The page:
LONDON, Oct 5 (Reuters) - Britain’s grid operator said the lights would stay on in the UK in the event of the closure of the Strait of Hormuz, a key shipping route for liquefied natural gas (LNG) from the largest exporter Qatar which supplies nearly all of Britain’s LNG.
Iranian politicians and officials have often said Iran could block the strait - the neck of the Gulf through which 40 percent of the world’s seaborne oil exports passes - in response to sanctions or military action by the United States and its allies intended to stop Tehran developing a nuclear programme.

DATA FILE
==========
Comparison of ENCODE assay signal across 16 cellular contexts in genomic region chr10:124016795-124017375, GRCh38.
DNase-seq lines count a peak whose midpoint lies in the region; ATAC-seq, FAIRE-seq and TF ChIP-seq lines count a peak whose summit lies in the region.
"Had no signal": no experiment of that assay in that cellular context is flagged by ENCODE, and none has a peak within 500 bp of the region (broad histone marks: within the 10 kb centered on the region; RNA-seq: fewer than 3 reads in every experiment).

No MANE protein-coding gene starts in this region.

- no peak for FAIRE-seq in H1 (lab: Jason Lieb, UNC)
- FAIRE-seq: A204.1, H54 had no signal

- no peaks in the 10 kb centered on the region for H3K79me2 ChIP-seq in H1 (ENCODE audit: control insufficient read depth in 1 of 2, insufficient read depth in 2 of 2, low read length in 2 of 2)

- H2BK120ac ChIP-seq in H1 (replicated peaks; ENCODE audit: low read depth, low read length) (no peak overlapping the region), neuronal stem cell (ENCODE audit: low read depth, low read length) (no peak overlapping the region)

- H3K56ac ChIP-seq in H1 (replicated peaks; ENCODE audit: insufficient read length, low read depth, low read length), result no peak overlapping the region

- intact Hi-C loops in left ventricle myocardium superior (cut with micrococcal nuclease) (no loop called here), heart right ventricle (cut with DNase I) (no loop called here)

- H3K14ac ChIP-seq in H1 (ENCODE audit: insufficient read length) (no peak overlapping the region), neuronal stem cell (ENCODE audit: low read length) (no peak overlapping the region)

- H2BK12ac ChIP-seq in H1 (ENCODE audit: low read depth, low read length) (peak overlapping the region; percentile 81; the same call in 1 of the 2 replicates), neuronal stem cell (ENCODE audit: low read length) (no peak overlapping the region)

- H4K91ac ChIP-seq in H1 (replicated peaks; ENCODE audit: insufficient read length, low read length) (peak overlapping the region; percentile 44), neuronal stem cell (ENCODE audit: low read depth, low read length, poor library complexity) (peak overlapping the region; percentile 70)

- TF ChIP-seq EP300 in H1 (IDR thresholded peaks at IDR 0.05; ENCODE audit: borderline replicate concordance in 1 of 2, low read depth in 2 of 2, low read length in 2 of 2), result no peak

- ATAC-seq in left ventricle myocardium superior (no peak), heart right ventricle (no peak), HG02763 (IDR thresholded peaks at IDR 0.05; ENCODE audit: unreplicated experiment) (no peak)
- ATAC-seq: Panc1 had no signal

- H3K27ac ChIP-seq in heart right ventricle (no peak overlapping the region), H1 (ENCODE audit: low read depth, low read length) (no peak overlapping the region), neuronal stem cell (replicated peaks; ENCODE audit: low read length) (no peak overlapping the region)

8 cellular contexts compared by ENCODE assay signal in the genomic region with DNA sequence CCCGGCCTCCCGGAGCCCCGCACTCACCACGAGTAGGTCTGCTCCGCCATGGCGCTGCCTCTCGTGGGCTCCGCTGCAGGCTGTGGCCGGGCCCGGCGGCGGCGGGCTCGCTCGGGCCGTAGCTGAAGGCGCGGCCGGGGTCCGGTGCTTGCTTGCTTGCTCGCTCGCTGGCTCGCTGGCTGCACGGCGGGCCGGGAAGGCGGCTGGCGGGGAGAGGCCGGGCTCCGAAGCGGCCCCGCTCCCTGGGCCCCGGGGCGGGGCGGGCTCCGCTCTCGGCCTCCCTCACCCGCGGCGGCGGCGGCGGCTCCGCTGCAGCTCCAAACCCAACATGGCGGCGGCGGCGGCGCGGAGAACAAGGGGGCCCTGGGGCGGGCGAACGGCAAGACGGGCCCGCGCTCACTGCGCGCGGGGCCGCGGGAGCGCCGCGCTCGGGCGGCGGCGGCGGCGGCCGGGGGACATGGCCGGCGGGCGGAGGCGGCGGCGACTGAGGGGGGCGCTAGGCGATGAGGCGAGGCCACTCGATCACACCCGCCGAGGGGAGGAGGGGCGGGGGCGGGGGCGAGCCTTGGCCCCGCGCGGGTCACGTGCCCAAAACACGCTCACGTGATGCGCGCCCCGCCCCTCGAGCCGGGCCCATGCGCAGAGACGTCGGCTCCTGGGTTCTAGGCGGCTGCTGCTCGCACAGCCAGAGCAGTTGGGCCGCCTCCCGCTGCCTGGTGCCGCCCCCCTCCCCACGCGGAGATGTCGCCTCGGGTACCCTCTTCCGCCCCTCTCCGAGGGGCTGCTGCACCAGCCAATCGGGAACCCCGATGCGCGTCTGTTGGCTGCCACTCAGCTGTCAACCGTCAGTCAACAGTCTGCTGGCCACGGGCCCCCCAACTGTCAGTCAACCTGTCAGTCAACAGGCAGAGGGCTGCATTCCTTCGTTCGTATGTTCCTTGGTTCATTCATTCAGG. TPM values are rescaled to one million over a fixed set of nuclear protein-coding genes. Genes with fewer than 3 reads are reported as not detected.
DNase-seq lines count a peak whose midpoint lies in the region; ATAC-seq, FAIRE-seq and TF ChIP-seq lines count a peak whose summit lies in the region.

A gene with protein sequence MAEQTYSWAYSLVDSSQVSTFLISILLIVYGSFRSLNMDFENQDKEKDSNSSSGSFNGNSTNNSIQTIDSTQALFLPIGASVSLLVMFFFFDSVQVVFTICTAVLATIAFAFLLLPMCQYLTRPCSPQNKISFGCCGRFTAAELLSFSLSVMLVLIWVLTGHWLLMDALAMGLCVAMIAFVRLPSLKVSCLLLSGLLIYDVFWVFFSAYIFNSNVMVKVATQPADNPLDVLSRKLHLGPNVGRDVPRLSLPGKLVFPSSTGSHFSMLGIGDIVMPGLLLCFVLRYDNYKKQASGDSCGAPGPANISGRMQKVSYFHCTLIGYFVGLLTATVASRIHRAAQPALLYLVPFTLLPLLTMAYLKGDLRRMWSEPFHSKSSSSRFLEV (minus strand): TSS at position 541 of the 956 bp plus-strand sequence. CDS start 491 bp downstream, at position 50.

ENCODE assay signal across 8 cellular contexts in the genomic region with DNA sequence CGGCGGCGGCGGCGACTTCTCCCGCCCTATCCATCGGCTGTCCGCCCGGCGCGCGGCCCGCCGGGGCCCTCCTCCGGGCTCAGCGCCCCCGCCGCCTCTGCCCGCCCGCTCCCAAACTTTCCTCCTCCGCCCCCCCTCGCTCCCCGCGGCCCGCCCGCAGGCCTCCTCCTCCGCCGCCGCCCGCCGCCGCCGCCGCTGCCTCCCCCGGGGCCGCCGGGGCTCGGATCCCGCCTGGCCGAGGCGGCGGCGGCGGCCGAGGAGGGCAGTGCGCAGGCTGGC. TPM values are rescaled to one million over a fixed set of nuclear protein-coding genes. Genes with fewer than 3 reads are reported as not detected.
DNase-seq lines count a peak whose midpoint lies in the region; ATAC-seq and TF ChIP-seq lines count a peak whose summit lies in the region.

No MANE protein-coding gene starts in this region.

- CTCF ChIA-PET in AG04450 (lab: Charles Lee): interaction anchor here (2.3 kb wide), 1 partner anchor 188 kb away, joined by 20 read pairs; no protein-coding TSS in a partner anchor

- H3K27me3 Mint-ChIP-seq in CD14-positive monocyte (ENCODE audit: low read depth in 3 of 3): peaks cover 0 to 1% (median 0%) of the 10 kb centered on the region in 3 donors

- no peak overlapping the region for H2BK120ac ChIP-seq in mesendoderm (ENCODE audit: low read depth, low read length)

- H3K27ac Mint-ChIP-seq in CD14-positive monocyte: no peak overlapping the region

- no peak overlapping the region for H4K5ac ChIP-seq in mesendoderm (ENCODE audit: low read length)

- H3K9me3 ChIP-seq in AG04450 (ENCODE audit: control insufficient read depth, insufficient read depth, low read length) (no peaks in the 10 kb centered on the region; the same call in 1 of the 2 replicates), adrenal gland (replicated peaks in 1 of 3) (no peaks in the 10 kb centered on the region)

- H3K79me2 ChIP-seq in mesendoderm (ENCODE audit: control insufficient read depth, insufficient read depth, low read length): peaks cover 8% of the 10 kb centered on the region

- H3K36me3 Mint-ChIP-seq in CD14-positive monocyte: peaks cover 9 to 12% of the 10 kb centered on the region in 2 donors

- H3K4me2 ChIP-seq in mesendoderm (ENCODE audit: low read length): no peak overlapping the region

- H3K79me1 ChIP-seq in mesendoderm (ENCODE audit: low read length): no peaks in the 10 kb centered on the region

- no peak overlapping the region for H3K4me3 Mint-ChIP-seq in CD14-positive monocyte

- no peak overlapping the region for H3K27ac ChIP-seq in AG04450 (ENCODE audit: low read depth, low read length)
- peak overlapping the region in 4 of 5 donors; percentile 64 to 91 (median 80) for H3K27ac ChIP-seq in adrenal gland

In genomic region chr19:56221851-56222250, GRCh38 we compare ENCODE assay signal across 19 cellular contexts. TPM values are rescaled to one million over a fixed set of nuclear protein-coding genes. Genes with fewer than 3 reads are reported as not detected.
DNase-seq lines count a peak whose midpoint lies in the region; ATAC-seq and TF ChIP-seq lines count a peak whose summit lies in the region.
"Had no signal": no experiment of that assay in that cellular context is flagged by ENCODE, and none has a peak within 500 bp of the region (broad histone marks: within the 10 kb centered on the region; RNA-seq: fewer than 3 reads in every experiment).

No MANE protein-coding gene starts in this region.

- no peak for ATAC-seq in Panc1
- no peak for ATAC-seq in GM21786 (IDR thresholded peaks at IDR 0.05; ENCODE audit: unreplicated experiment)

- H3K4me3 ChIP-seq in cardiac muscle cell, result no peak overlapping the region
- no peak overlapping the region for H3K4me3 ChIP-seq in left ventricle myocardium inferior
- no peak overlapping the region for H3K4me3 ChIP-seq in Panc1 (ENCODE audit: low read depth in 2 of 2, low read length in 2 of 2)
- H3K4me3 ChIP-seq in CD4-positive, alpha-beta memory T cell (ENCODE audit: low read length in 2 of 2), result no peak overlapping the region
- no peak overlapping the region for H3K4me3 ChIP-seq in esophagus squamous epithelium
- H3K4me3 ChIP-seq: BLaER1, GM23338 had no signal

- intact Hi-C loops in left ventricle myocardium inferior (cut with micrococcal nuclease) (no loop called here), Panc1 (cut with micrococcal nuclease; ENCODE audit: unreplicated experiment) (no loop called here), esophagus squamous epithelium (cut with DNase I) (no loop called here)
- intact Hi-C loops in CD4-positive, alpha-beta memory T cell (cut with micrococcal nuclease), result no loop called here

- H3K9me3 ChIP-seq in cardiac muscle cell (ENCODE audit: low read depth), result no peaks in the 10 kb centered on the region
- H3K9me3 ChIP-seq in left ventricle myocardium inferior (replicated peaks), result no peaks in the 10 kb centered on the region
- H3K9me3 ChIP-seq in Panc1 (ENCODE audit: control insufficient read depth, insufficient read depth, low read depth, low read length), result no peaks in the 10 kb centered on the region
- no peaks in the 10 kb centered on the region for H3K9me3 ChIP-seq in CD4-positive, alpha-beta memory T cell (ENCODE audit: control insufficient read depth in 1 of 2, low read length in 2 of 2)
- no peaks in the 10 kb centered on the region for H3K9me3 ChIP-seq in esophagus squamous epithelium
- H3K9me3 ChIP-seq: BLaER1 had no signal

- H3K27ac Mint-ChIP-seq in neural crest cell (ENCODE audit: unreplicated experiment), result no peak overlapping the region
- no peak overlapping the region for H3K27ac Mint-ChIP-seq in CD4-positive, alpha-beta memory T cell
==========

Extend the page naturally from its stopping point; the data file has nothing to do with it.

Even if a closure of the Middle Eastern shipping path occurred, Britain would be able to assure security of energy supply and keep the lights on, National Grid’s market operation director, Chris Train, said at a conference on Friday.
“Clearly we talk to the security services around the likelihood of a threat and look at scenarios if it closed,” Train said.
He added that Britain’s current electricity market was favouring coal over gas burn, meaning a drop in LNG supply would not threaten power production.
Britain, Europe’s largest gas consumer, has increased its reliance on gas imports in recent years as domestic production declines and demand continues to rise.
Middle Eastern producer Qatar has played a growing role in supplying Britain with gas as more import terminals have opened.
All LNG shipments from Qatar, the world’s biggest LNG exporter, sail through the Strait of Hormuz.